If $A$ is an $n \times n$ matrix and $A^2 = 0$, then $\text{rank}(A)\le n/2$.

Was revising for a Linear Algebra when I came across this question.

"Given a Matrix $A$ over $\mathbb{R}^{n \times n}$, and $A^2 = 0$, show that rank($A$) $\leq n/2$"

My attempt:

I was thinking of the theorem from Cayley-Hamilton but the matrix is a $n \times n$ matrix hence that's probably invalid.

Is there perhaps a significance of $A^2 = 0$? apart from a special case of the nilpotent matrix?

• Consider Sylvester's inequality: $\mathrm{rank}(A)+\mathrm{rank}(B)-n\le\mathrm{rank}(AB)$. Commented Jul 11, 2013 at 9:38

$$\dim \ker A+rank A=n.$$ In addition, $A^2=0$, hence $im A\subset \ker A$, so $$\dim im A=\operatorname{rank} A\le \dim ker A.$$ These two expressions allow to conclude.

Hint: Let $k = \dim\ker A$. What can you say about $\dim\ker A^2$? Now use $\dim\ker A^2 + \mathop{\rm rank} A^2 = n$.

• Yea got it thanks! I realized applying Sylvester's inequality just made the whole problem solvable in 2 steps. :) Thanks also to @dentisDark .. Commented Jul 11, 2013 at 10:12

it's characteristic equation is $$x^2=0$$ which means the eigenvalues of $A$ are all zero.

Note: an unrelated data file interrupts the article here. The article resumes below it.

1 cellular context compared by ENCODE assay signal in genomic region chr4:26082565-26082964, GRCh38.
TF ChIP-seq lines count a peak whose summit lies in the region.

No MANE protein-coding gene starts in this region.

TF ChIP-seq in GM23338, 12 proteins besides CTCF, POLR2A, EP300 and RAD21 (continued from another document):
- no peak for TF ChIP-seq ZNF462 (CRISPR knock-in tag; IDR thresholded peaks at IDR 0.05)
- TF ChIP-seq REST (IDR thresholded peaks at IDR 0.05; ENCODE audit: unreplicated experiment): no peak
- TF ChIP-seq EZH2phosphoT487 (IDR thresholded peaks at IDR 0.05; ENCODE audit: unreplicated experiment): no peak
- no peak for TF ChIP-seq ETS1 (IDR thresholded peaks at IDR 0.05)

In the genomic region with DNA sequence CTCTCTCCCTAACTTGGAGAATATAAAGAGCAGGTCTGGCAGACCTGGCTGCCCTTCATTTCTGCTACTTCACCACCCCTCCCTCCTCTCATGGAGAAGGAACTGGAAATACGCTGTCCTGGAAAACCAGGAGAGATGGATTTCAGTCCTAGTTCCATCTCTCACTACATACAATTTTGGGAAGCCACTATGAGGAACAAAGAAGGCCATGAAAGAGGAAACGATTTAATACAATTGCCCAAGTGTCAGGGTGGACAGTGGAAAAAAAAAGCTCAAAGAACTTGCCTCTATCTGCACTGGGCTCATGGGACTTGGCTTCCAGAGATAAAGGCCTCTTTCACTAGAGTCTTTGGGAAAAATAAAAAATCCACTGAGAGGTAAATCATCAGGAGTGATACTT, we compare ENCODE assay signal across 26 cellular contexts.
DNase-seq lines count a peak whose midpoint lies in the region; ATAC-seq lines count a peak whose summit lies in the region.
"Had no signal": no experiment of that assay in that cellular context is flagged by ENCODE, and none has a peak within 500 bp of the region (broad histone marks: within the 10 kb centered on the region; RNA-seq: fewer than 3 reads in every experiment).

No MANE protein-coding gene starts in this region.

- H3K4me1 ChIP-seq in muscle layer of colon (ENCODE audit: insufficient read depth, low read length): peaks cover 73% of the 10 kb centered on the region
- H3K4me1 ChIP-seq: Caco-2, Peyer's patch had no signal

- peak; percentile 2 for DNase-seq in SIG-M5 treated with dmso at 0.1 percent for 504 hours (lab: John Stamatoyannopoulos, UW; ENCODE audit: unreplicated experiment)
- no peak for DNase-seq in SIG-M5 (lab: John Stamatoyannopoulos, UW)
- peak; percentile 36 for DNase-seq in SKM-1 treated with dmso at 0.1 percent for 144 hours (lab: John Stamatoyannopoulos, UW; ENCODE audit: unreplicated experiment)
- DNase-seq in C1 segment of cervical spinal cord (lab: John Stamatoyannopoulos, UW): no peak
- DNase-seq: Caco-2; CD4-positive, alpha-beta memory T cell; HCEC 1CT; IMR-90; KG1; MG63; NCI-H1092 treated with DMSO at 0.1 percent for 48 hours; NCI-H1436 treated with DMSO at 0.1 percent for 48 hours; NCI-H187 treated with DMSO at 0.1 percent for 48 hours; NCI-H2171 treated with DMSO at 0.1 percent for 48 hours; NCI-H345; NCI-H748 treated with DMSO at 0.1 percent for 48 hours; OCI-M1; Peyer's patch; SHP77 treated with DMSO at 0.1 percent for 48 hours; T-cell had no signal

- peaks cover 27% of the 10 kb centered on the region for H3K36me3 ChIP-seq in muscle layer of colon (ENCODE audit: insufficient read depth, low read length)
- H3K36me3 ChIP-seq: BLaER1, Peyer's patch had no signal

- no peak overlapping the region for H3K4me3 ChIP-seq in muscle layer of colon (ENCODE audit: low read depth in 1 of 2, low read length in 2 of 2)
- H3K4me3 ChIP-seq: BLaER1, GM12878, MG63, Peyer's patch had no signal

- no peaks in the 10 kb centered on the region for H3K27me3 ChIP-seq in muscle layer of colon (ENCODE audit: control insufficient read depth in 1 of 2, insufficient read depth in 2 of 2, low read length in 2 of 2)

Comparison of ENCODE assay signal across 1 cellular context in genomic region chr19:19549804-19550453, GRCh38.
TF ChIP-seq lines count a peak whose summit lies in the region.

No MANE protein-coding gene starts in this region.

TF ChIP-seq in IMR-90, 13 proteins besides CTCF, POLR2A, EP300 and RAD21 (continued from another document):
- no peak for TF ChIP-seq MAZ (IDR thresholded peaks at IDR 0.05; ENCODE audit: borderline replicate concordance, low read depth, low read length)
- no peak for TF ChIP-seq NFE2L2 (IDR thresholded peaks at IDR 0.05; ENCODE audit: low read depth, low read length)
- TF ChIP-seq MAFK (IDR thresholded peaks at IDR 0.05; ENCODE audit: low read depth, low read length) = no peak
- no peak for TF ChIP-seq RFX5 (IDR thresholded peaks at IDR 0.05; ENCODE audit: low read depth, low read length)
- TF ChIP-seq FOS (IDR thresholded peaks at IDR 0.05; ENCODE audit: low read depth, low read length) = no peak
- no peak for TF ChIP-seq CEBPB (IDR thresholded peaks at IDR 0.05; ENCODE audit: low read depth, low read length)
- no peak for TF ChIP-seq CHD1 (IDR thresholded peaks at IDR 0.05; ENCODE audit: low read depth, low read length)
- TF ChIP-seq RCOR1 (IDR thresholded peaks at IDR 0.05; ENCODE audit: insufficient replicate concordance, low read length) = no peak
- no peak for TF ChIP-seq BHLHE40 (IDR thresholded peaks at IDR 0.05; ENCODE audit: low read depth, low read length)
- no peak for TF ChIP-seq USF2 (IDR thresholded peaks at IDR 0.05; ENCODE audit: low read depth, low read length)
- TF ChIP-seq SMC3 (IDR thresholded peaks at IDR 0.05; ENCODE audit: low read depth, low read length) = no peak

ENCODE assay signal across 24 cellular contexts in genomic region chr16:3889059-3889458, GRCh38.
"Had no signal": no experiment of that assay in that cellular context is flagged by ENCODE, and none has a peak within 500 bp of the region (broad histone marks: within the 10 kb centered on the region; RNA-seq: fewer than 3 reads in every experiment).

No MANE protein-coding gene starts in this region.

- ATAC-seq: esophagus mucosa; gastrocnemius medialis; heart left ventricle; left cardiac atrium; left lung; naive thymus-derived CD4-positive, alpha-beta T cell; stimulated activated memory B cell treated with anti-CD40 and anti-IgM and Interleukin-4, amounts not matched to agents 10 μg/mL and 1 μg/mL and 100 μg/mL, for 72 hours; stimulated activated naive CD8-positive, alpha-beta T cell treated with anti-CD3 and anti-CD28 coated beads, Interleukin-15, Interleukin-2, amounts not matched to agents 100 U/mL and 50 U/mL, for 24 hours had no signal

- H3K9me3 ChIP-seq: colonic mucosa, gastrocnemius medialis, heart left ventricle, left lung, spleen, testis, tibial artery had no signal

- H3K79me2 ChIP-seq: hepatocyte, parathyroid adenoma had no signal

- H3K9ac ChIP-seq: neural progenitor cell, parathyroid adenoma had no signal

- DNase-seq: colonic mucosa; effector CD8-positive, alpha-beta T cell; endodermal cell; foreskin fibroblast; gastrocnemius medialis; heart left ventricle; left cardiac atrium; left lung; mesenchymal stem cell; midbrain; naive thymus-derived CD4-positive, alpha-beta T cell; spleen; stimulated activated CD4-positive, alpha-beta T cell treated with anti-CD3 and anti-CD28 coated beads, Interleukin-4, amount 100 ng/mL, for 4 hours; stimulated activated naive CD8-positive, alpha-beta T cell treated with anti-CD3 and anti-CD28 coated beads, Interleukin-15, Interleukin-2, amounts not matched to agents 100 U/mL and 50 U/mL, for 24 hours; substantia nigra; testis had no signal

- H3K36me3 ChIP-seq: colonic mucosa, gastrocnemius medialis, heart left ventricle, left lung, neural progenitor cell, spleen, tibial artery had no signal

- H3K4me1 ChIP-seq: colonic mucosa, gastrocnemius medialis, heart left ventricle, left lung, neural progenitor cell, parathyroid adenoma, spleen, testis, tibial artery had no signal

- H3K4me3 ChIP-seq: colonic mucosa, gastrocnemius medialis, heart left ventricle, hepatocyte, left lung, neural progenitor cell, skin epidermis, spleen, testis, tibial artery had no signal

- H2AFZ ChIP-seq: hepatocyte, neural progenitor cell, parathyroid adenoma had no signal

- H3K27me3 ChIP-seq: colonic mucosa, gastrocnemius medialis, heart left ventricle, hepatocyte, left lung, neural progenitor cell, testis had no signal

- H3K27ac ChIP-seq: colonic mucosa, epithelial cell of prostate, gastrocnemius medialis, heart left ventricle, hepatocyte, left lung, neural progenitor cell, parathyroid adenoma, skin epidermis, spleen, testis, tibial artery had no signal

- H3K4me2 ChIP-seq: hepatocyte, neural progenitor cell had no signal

Besides, $A$ is a nilpotent matrix and all the Jordan blocks have an order no more than 2. This observation leads to its rand no more than $n/2$.

• "and all the Jordan blocks have an order no more than 2". How does it follow? Commented Jun 12, 2016 at 11:11
• @jaggu Larger Jordan blocks don't satisfy $x^2 = 0$. Commented Jul 14, 2019 at 13:44

Let $$N = \ker A$$. Choose a basis $$e_n, ..., e_{r+1}$$ of $$N$$, where $$n-r = \dim N$$. Take a completion of that basis to obtain a basis $$e_1, ..., e_r, e_{r+1}, ..., e_n$$ of $$K^n$$. Denote $$M$$ as the subspace spanned by the vectors $$e_1, ..., e_r$$.

We can then write $$K^n = M\oplus N$$. Suppose that $$\text{rank}(A) = r = \dim M>n/2$$, then $$\dim N = n-r\leq \lfloor n/2\rfloor$$. Then $$Ae_1$$, ..., $$Ae_r$$ all belong to $$N$$, but since there's $$\geq\lceil n/2 \rceil$$ amount of them (in case $$n/2$$ is an integer, we want to use the inequality $$r>n/2$$), some must be linearly dependent, say $$Ae_r = a_1Ae_1+...+a_{r-1}Ae_{r-1} = A(a_1e_1+...+a_{r-1}e_{r-1})$$. But $$A$$ is 1-1 on $$M$$, so we must have $$e_r = a_1e_1+...+a_{r-1}e_{r-1}$$, which is a contradiction with the fact that $$e_1, ..., e_r$$ is a basis of $$M$$. Hence we must have $$\dim M\leq n/2$$.

$$A$$ is injective on $$M$$, because if it were $$Ax = Ay$$, then $$A(x-y) = 0$$ hence $$x-y\in M\cap N = \{0\}$$, so that $$x = y$$.

• Can you please explain about the one-one ness of $A$ on $M$ and why ? Commented May 4, 2020 at 18:37
• @LAMDA Thank you for finding my mistake. By $M$ I didn't mean the image of $A$, although I wrote that I did. Commented May 5, 2020 at 14:02